Greece crisis: Not Europe's Lehman (it could be worse)

Robert Peston
Economics editor

image copyrightAFP

Eurozone finance ministers' overnight decision to withhold payment of 12bn euros (£10bn) of emergency loans to Greece, pending agreement by the Greek parliament on austerity measures and privatisations, would be rational and credible on the basis that Greece has more to lose from a disorderly Greek default than the eurozone itself.

Or to put it another way, threats are only worth making if those making the threats could actually carry them out.

But if, as is not impossible, the Greek prime minister George Papandreou - under extreme pressure from popular and parliamentary opposition - were unable in the coming few days to win backing for his reshaped cabinet and the deficit reduction programme demanded by Germany, France and the rest, would other eurozone governments sit idly by as Greece told its creditors they couldn't have their money back?

The point is that such an event would have potentially catastrophic consequences for holders not only of 340bn euros (£300bn) of Greek sovereign debt, but also for holders of hundreds of billions of euros of Greek commercial debt and tens of billions of euros of derivative contracts linked to Greek debts.

At a stroke, such a default would also increase the perceived risk of lending to Ireland and Portugal, triggering vast additional losses on hundreds of billions of euros of loans to those states and their respective banks.

And with the jury out about the long term sustainability of Spanish and Italian debts, the governments of those countries would find themselves having to pay a painful bigger premium over what Germany pays to borrow.

In itself, such an event of default would blow up the balance sheets of banks all over Europe: the banks in Greece, Portugal and Ireland itself could survive (probably) only as nationalised entities; and some banks in France, Germany and even the US would suffer losses that would take their capital resources to dangerously low levels.

As for the European Central Bank, as the holder of more Greek, Portuguese and Irish sovereign debt than any other institution on the planet, it too would be bust, requiring a massive injection of financial support from eurozone countries - which would be the kind of public humiliation from which the ECB would take years, in a reputational sense, to recover.

Do the finance ministers of Germany, France, the Netherlands et al really want that?

Nor, of course, would that be the end of the potential catastrophe. As my colleague Chris Morris has been pointing out in compelling and chilling reports from Athens, there is a growing popular movement in Greece for the country to pull out of the euro altogether - with the likes of London's mayor, Boris Johnson, demonstrating in the streets (in a metaphorical sense) with the revolting Greek populace.

Here's the thing. If any eurozone member were to leave the euro, if Greece or anyone else were to adopt its own independent currency, the cost of borrowing for pretty much every other eurozone member - with the exception of Germany, Luxembourg and the Netherlands - would rise.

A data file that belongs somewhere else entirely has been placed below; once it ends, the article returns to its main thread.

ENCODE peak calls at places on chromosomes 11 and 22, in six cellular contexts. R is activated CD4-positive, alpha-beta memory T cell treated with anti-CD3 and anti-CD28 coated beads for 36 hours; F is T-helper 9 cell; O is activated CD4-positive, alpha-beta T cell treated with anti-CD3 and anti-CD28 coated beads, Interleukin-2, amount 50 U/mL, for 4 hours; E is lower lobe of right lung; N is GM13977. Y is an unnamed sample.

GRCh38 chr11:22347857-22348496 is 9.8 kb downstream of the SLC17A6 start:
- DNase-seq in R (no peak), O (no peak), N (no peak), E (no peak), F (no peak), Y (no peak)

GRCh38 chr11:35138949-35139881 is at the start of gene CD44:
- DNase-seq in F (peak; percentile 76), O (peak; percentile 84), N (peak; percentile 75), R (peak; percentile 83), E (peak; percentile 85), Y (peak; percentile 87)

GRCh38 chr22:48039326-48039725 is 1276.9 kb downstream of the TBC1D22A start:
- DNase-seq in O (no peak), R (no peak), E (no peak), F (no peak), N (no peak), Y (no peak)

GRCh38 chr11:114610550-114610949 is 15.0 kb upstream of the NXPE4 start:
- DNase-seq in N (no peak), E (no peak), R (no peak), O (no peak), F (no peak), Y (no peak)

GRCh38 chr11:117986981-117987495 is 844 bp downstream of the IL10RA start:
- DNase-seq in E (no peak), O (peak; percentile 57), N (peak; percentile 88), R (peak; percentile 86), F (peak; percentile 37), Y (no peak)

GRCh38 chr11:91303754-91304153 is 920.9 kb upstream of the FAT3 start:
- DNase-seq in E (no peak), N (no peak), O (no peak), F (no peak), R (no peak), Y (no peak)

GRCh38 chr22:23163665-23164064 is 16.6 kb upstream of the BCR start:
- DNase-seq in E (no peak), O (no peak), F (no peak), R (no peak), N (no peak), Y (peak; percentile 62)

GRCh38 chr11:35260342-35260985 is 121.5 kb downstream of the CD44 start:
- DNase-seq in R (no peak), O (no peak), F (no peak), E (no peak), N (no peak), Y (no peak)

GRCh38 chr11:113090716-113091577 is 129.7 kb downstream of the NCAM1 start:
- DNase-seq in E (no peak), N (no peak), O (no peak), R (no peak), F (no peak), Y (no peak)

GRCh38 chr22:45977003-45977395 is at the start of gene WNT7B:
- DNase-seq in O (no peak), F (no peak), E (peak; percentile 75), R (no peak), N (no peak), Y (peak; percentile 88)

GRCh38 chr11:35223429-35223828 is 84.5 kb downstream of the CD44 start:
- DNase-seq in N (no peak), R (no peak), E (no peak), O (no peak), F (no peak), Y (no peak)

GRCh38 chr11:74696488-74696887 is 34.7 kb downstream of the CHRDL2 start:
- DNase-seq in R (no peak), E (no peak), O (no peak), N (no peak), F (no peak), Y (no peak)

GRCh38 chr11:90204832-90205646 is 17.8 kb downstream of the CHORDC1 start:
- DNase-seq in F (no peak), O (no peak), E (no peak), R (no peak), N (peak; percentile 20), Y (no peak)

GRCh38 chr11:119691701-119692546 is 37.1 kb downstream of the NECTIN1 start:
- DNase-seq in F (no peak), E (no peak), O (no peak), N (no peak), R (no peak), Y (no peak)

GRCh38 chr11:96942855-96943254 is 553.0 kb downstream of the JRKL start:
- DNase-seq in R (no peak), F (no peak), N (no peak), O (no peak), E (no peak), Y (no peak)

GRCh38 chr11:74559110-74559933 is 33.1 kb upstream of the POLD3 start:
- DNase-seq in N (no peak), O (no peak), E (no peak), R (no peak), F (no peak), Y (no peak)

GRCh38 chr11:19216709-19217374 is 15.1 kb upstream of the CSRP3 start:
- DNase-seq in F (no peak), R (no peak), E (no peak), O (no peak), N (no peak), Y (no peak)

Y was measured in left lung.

The reason is that euro membership would no longer be forever. So anyone lending to Spain, Italy or even France would have to be compensated for the risk - however remote - that their euro-denominated debt would one day convert into something tied more directly to the health of their respective economies and the strength of their respective public-sector balance sheets.

In the current fragile state of the eurozone's economic recovery, a rise in borrowing costs for eurozone member states would be profoundly unhelpful.

Oh, and let's not waste time considering the minefield of international litigation that would be created by a unilateral decision by Greece to turn hard euro debts into soft drachma debts - or to dwell on whether the conversion could in practice apply only to government borrowings, or whether it would also extend to government-guaranteed debts or pure commercial debts.

So, putting all this together leads to two inescapable conclusions.

First, that when people talk about Greece as Europe's Lehman moment, they are wrong. Letting Greece default in a disorderly, uncontrolled way would probably be a good deal worse for the global economy than Lehman's collapse - for all that banks in general have more capital to absorb losses than was the case in the autumn of 2008, and are less dangerously inter-connected with each other.

Second, the eurozone ministers' decision to postpone the definitive decision on a further 12bn euros of bridging loans for Greece is not likely to scare Greece's austerity objectors into submission.

It could well persuade the Greek opponents of fiscal retrenchment that eurozone ministers are all talk and no trousers, that they are so disunited on how to fashion a fundamental solution to Greece's excessive debts that Greece is better off taking direct control of its own economic destiny.

However, if this eurozone brinkmanship nudges the Greek parliament to reject the further budget squeeze, we'll be closer than is remotely prudent or sensible to a 1930s-style financial and economic disaster.